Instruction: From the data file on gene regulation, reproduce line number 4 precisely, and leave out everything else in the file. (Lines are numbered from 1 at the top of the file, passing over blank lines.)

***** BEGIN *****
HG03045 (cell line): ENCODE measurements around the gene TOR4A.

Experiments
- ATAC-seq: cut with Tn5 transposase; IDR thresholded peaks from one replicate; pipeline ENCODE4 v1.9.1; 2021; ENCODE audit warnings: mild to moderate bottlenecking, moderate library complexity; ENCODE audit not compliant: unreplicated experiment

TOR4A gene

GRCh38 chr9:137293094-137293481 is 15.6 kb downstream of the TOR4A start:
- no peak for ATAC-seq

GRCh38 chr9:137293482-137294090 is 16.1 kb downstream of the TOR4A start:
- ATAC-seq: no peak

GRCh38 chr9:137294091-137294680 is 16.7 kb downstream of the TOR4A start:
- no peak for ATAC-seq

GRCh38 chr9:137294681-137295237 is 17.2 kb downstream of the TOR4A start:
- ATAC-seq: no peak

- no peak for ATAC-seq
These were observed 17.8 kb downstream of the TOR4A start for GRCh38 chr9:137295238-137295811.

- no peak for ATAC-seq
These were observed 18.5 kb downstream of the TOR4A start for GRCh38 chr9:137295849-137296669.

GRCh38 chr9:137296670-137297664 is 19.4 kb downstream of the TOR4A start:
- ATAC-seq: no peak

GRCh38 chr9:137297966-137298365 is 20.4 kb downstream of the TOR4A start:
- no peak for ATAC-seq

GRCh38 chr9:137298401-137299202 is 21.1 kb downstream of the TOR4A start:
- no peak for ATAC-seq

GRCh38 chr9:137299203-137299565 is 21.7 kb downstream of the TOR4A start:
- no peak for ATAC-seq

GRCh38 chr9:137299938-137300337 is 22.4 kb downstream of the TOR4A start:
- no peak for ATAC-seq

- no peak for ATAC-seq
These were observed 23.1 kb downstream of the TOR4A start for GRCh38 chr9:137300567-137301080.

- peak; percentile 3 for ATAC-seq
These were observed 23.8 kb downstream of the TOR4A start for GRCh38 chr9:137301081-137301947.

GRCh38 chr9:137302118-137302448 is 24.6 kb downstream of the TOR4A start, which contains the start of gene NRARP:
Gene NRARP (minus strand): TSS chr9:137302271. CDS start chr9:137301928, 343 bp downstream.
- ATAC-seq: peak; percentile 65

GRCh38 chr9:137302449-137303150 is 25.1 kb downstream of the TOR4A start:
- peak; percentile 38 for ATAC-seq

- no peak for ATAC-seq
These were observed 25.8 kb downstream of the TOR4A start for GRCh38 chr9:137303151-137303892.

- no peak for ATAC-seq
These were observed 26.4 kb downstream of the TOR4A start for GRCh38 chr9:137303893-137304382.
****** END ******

TOR4A gene